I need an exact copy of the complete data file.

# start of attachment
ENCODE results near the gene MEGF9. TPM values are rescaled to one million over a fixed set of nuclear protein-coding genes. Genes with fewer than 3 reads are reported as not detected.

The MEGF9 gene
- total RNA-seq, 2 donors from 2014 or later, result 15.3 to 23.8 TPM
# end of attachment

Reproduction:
ENCODE results near the gene MEGF9. TPM values are rescaled to one million over a fixed set of nuclear protein-coding genes. Genes with fewer than 3 reads are reported as not detected.

The MEGF9 gene
- total RNA-seq, 2 donors from 2014 or later, result 15.3 to 23.8 TPM